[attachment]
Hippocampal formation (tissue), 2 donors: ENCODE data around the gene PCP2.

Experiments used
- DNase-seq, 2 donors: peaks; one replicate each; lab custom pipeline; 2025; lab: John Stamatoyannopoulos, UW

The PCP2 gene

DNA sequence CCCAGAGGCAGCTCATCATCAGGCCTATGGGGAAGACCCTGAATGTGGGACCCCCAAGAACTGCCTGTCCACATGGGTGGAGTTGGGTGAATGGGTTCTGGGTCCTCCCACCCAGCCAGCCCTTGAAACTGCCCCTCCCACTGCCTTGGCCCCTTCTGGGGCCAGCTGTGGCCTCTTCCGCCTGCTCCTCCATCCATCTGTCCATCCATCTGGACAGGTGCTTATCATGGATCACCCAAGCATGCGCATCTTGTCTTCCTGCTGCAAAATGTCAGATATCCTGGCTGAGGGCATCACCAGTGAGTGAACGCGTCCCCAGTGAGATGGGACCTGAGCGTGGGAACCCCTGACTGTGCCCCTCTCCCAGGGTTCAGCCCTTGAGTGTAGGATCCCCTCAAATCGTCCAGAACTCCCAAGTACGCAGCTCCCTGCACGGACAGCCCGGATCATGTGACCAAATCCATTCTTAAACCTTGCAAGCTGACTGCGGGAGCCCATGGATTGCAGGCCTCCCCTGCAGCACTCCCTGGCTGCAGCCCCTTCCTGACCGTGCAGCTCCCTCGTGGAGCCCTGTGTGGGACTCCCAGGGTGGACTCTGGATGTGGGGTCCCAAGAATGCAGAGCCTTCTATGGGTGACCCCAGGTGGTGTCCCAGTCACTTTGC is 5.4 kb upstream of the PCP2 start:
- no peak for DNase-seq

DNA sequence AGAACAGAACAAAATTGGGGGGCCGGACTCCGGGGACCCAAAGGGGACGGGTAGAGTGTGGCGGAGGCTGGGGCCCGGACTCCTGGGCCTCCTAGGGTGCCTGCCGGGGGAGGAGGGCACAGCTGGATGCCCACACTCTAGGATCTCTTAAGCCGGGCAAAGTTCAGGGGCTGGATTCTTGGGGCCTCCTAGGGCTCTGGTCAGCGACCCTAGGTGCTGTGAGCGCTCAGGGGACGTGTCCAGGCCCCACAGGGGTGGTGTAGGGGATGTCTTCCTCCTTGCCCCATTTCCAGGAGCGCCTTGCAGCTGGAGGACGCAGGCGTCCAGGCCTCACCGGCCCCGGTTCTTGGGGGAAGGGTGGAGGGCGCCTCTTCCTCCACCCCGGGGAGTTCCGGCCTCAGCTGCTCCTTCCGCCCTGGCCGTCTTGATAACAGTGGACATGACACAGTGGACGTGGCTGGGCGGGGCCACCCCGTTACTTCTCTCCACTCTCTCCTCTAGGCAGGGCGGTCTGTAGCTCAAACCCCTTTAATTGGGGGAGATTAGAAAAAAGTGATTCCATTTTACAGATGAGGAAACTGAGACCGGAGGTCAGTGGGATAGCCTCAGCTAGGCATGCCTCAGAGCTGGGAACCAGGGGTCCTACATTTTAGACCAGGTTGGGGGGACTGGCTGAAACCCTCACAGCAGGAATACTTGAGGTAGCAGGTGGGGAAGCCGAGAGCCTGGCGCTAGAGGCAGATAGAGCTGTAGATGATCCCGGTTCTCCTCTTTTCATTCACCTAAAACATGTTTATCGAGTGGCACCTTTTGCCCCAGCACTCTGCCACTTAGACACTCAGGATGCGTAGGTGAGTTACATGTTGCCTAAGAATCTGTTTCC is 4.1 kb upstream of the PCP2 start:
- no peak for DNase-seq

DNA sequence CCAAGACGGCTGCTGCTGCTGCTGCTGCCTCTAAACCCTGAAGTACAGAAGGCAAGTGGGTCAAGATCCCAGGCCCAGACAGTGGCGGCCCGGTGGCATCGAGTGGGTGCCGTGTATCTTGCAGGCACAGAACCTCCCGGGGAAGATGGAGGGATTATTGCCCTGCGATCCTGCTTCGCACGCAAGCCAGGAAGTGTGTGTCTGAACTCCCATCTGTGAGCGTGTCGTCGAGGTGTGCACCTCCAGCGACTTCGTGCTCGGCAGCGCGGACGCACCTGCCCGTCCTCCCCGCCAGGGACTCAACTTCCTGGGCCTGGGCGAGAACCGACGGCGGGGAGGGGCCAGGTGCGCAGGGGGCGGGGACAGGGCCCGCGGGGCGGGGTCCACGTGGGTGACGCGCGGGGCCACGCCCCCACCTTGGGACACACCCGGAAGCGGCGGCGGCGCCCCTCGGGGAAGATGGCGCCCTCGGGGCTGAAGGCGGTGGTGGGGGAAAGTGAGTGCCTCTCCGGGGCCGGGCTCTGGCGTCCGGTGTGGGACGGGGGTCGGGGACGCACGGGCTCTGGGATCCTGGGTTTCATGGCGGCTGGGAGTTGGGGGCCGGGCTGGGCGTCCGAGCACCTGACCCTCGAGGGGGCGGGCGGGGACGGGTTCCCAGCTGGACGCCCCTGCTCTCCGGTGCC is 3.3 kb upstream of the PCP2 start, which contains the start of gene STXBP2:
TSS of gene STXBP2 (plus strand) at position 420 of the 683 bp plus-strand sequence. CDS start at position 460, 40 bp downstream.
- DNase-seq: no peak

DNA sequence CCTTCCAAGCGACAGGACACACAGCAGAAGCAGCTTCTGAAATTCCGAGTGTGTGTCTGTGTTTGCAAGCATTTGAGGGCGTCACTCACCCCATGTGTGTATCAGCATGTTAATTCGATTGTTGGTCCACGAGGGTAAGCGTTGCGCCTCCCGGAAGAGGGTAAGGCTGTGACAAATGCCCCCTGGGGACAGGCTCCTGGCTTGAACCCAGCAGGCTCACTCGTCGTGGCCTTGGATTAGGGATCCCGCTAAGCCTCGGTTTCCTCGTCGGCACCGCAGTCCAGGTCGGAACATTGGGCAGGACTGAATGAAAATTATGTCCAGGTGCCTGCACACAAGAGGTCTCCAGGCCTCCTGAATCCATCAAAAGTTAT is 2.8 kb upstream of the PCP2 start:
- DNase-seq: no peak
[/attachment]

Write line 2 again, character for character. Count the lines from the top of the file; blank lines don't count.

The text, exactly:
Experiments used